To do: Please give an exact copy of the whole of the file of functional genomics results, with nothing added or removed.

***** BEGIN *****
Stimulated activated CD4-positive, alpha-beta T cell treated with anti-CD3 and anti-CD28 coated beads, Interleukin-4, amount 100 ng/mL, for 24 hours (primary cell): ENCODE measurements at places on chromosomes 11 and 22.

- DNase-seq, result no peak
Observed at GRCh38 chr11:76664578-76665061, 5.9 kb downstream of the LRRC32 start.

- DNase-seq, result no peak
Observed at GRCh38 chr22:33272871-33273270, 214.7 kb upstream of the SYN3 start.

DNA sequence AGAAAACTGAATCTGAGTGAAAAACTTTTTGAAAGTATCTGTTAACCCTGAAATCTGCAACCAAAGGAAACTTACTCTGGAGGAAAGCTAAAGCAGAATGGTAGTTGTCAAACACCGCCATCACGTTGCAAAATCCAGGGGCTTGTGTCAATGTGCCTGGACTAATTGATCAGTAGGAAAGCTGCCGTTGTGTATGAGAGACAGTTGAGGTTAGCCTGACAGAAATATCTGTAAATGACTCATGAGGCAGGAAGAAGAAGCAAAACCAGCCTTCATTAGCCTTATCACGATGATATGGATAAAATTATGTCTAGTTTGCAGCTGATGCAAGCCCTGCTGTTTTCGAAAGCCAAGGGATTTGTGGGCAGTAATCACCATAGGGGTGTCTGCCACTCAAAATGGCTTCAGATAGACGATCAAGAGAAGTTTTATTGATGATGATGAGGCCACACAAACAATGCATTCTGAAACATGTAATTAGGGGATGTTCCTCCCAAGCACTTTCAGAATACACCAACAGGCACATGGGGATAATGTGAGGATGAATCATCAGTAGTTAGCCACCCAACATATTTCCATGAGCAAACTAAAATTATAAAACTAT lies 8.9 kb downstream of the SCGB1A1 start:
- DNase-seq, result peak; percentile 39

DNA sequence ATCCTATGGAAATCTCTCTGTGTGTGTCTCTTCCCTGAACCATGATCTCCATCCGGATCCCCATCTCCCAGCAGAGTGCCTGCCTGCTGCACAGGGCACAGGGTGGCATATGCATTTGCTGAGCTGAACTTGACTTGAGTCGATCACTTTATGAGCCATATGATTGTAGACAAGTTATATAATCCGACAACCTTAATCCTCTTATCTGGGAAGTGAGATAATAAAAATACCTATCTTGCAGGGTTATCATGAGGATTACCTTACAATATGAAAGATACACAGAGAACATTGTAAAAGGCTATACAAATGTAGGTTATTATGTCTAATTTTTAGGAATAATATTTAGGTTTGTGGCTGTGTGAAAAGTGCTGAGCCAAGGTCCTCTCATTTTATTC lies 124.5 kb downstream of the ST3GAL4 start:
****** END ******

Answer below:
Stimulated activated CD4-positive, alpha-beta T cell treated with anti-CD3 and anti-CD28 coated beads, Interleukin-4, amount 100 ng/mL, for 24 hours (primary cell): ENCODE measurements at places on chromosomes 11 and 22.

- DNase-seq, result no peak
Observed at GRCh38 chr11:76664578-76665061, 5.9 kb downstream of the LRRC32 start.

- DNase-seq, result no peak
Observed at GRCh38 chr22:33272871-33273270, 214.7 kb upstream of the SYN3 start.

DNA sequence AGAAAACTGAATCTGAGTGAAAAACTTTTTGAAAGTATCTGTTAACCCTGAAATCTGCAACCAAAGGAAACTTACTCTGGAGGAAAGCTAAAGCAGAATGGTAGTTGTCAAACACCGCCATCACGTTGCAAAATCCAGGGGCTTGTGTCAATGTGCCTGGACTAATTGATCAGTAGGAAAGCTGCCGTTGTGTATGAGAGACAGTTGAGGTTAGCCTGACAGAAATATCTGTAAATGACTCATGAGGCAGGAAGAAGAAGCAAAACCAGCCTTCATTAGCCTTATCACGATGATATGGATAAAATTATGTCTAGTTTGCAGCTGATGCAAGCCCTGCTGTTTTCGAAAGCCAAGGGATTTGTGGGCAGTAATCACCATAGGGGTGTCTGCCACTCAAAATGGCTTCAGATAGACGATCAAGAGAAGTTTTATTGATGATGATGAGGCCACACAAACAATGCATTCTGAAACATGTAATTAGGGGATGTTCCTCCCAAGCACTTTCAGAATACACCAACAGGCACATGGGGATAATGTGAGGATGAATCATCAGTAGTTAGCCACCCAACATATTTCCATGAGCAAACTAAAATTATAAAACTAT lies 8.9 kb downstream of the SCGB1A1 start:
- DNase-seq, result peak; percentile 39

DNA sequence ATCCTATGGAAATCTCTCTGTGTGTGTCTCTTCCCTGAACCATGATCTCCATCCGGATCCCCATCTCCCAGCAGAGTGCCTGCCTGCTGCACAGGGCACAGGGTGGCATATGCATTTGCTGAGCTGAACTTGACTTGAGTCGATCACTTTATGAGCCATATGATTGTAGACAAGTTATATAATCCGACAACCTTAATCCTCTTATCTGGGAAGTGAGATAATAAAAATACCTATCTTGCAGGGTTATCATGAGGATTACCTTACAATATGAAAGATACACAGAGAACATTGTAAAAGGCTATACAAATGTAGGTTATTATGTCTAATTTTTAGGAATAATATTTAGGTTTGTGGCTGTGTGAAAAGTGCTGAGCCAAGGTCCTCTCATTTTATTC lies 124.5 kb downstream of the ST3GAL4 start: